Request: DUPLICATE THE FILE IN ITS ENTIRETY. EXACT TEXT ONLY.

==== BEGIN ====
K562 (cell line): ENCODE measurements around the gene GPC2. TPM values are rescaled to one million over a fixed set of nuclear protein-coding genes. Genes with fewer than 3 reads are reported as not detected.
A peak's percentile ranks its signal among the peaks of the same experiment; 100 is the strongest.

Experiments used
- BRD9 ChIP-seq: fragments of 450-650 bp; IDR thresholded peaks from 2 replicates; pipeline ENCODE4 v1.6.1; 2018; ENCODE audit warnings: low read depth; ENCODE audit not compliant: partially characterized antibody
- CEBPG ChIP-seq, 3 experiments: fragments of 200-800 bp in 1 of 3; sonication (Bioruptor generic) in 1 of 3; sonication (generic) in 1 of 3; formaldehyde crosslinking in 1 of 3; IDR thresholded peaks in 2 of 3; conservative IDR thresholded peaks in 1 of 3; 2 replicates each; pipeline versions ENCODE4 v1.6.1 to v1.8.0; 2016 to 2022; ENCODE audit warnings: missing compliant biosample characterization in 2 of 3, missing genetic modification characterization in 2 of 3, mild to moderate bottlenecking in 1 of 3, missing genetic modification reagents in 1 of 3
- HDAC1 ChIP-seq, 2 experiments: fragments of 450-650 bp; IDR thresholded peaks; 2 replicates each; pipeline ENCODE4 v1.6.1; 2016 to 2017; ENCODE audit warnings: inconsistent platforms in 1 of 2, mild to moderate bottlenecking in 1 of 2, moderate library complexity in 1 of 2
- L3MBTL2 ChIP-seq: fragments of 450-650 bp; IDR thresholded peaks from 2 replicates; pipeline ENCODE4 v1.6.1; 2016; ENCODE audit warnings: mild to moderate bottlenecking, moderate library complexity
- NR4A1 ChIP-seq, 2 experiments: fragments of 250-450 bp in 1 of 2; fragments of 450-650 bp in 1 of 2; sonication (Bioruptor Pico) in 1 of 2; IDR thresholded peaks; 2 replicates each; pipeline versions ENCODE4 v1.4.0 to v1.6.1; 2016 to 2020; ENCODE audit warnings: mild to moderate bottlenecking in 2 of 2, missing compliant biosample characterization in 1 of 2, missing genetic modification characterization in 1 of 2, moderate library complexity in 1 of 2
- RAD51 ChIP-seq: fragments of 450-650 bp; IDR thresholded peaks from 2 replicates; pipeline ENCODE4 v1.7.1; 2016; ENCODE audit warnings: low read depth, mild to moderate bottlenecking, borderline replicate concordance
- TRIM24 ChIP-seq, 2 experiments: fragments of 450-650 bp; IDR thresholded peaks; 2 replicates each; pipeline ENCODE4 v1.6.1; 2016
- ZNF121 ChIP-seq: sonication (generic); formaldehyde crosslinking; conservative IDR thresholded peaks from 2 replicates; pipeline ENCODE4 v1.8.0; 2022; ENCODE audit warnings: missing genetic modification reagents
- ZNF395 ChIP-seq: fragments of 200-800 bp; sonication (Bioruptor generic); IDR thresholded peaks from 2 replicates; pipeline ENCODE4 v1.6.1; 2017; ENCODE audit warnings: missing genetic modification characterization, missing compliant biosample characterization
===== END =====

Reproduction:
K562 (cell line): ENCODE measurements around the gene GPC2. TPM values are rescaled to one million over a fixed set of nuclear protein-coding genes. Genes with fewer than 3 reads are reported as not detected.
A peak's percentile ranks its signal among the peaks of the same experiment; 100 is the strongest.

Experiments used
- BRD9 ChIP-seq: fragments of 450-650 bp; IDR thresholded peaks from 2 replicates; pipeline ENCODE4 v1.6.1; 2018; ENCODE audit warnings: low read depth; ENCODE audit not compliant: partially characterized antibody
- CEBPG ChIP-seq, 3 experiments: fragments of 200-800 bp in 1 of 3; sonication (Bioruptor generic) in 1 of 3; sonication (generic) in 1 of 3; formaldehyde crosslinking in 1 of 3; IDR thresholded peaks in 2 of 3; conservative IDR thresholded peaks in 1 of 3; 2 replicates each; pipeline versions ENCODE4 v1.6.1 to v1.8.0; 2016 to 2022; ENCODE audit warnings: missing compliant biosample characterization in 2 of 3, missing genetic modification characterization in 2 of 3, mild to moderate bottlenecking in 1 of 3, missing genetic modification reagents in 1 of 3
- HDAC1 ChIP-seq, 2 experiments: fragments of 450-650 bp; IDR thresholded peaks; 2 replicates each; pipeline ENCODE4 v1.6.1; 2016 to 2017; ENCODE audit warnings: inconsistent platforms in 1 of 2, mild to moderate bottlenecking in 1 of 2, moderate library complexity in 1 of 2
- L3MBTL2 ChIP-seq: fragments of 450-650 bp; IDR thresholded peaks from 2 replicates; pipeline ENCODE4 v1.6.1; 2016; ENCODE audit warnings: mild to moderate bottlenecking, moderate library complexity
- NR4A1 ChIP-seq, 2 experiments: fragments of 250-450 bp in 1 of 2; fragments of 450-650 bp in 1 of 2; sonication (Bioruptor Pico) in 1 of 2; IDR thresholded peaks; 2 replicates each; pipeline versions ENCODE4 v1.4.0 to v1.6.1; 2016 to 2020; ENCODE audit warnings: mild to moderate bottlenecking in 2 of 2, missing compliant biosample characterization in 1 of 2, missing genetic modification characterization in 1 of 2, moderate library complexity in 1 of 2
- RAD51 ChIP-seq: fragments of 450-650 bp; IDR thresholded peaks from 2 replicates; pipeline ENCODE4 v1.7.1; 2016; ENCODE audit warnings: low read depth, mild to moderate bottlenecking, borderline replicate concordance
- TRIM24 ChIP-seq, 2 experiments: fragments of 450-650 bp; IDR thresholded peaks; 2 replicates each; pipeline ENCODE4 v1.6.1; 2016
- ZNF121 ChIP-seq: sonication (generic); formaldehyde crosslinking; conservative IDR thresholded peaks from 2 replicates; pipeline ENCODE4 v1.8.0; 2022; ENCODE audit warnings: missing genetic modification reagents
- ZNF395 ChIP-seq: fragments of 200-800 bp; sonication (Bioruptor generic); IDR thresholded peaks from 2 replicates; pipeline ENCODE4 v1.6.1; 2017; ENCODE audit warnings: missing genetic modification characterization, missing compliant biosample characterization